Of course, the original vision for the use of SharePoint hasn't played out precisely the way the university expected. For example, Rockinson-Szapkiw had set up forums on the main site that everybody using the portal could access for discussions about research and logistics. She was surprised to discover that students didn't use it. "I thought for sure they'd gravitate toward that discussion, and they didn't. I found out they have little communities on Facebook," she explains. "They said Facebook is part of their lives. They have communities that they stay in touch with there. They started explaining to me, if one of them contacts a research consultant [who] recommends a book or resource, they share it with everyone on Facebook."

On discovering that, the school created a Facebook page specifically where research consultants can post tips and strategies of use to the students. It also added a link to the Facebook page from the SharePoint-based candidate portal.

Another surprise: the popularity of a feature within the program that allows the user to save a copy of every version of a document placed in the document library. "You can keep on editing the same document over and over again, and it keeps every single edition of it. If students delete something, they can go back and get it. That has been a feature that a lot of people have really liked," says Rockinson-Szapkiw.

Expected Outcomes

As would be expected, the chair of doctoral research surveys students at the end of each semester regarding what's working and what isn't working for them in their program. "We definitely have seen increases in their sense of connectedness and their sense of community, which ultimately, the research would tell us, [will lead to] higher retention rates," Rockinson-Szapkiw says.

The probable benefits don't stop there. She believes the review process has also become more efficient. Everybody involved in a given dissertation can see everybody else's feedback. Multiple committee members can provide feedback at the same time, which speeds up the time reviews take. And because SharePoint has a check-in/check-out procedure for documents, version control conflicts are virtually eliminated.

Yet, Rockinson-Szapkiw is hesitant to put a number to any specific impact on the School of Education since implementation of the SharePoint system. She points out that the typical dissertation takes between a year and three years to complete. For example, since SharePoint has really only been in place for three years, she can't yet quantify how the retention numbers differ from 2009 to now or how much faster the dissertation process is.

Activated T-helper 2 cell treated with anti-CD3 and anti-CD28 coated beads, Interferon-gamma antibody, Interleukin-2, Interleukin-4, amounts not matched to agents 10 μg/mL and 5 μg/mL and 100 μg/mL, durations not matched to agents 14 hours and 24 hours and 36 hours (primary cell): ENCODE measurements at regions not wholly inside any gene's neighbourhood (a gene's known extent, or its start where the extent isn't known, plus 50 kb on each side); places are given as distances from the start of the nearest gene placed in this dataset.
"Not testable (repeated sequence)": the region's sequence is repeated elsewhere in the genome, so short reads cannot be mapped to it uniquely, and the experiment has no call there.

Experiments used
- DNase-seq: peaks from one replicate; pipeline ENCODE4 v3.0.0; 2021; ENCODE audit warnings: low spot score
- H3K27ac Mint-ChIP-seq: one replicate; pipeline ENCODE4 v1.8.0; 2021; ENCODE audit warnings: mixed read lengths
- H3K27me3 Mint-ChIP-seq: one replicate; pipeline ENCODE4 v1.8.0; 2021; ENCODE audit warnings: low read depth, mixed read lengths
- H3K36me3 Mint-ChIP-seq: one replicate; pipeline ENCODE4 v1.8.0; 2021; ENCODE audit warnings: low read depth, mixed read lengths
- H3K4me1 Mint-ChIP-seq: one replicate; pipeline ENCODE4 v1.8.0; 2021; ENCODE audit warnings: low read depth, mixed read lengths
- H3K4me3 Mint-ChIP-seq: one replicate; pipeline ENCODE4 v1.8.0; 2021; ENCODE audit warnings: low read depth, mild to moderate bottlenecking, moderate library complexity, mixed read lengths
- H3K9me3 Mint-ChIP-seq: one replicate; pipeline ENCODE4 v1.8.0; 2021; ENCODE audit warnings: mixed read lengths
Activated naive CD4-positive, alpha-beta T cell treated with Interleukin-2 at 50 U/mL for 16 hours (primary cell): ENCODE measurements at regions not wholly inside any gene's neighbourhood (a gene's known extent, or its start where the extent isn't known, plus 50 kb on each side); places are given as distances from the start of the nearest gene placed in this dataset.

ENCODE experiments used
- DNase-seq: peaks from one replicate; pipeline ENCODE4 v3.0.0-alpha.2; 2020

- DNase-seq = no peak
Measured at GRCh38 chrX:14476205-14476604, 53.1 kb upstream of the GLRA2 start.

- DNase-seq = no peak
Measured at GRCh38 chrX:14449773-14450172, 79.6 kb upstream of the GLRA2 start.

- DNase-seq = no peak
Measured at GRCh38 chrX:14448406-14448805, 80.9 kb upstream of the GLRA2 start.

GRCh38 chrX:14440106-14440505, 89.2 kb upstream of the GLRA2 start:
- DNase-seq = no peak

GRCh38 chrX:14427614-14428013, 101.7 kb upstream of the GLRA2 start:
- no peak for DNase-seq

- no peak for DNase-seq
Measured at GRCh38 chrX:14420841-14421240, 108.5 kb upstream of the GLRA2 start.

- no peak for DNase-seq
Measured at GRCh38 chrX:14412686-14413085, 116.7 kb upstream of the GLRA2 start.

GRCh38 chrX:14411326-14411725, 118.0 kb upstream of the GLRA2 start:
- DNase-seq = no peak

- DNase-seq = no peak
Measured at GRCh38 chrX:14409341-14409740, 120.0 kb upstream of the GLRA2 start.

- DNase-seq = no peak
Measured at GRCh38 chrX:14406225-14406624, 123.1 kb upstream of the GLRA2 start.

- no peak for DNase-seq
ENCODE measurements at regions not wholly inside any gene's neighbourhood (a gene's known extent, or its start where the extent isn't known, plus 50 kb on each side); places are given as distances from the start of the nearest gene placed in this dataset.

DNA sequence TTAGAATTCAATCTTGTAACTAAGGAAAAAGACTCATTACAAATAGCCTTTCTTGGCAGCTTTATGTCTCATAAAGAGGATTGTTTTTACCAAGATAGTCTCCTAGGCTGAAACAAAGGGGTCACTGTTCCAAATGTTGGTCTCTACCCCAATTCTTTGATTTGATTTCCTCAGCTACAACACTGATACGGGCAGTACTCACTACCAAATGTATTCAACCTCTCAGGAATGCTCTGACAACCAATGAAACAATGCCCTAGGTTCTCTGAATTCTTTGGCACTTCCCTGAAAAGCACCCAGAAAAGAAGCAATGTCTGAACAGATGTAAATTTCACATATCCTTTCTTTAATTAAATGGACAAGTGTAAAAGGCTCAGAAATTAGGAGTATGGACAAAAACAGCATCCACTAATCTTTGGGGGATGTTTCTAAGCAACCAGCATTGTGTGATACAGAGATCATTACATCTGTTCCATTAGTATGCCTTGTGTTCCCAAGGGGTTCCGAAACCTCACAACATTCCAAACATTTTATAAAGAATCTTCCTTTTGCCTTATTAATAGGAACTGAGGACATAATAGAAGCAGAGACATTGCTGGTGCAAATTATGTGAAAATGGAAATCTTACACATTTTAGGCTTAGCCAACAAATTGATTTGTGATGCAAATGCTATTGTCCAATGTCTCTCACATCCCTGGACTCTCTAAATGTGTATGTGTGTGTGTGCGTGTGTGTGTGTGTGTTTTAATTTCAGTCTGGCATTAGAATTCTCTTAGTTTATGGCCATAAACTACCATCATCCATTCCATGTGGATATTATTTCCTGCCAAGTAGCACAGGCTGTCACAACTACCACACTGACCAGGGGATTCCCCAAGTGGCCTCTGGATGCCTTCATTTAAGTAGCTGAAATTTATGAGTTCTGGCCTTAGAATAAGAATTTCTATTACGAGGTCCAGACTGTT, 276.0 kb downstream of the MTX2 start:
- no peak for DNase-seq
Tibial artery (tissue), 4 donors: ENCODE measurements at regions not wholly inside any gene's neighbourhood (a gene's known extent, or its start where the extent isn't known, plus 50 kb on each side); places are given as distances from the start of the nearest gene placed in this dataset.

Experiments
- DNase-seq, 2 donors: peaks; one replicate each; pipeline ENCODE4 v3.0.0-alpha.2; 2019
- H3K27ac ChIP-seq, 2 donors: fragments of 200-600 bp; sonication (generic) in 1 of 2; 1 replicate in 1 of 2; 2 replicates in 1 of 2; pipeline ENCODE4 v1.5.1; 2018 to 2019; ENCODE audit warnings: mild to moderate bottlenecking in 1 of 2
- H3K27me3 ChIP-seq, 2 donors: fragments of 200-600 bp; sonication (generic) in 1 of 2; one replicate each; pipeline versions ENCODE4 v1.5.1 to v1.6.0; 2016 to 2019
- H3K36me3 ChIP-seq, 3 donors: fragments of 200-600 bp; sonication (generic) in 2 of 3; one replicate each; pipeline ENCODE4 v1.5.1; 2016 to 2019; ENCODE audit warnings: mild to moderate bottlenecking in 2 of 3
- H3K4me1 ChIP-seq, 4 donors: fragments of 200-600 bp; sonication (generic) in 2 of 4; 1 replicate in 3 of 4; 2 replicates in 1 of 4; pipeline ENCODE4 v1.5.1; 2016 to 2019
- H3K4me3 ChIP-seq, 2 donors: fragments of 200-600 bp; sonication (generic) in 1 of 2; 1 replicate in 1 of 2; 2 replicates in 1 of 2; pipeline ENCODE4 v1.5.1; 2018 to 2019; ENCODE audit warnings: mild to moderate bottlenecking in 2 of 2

"We're now just getting to the point where we can start looking at that data," she says. But even then, she doesn't expect a huge change in how much time the doctoral process takes. "Ultimately, dissertation research takes time. It's still going to take you one to three years, because it's a process."

What she hopes to discover is "more students "actually completing their doctoral efforts within that timeframe, because there's a sense of accountability hovering over them: 'Oh, wait, somebody's tracking what I'm doing.'"

And because faculty also need to feel that they're supported and connected, she believes that the efforts of her department and the use of SharePoint helps them become "more invested in the process."

That's not an unimportant consideration. By university mandate, each advisor is limited to chairing no more than six doctoral efforts simultaneously. Many take far fewer. "If they feel more supported, they're more motivated and more willing to take on more students and more willing to mentor. That's been the big thing," she says. "I have seen faculty go from mentoring one student to mentoring three or four, because they feel like they have that support. They know what's going on."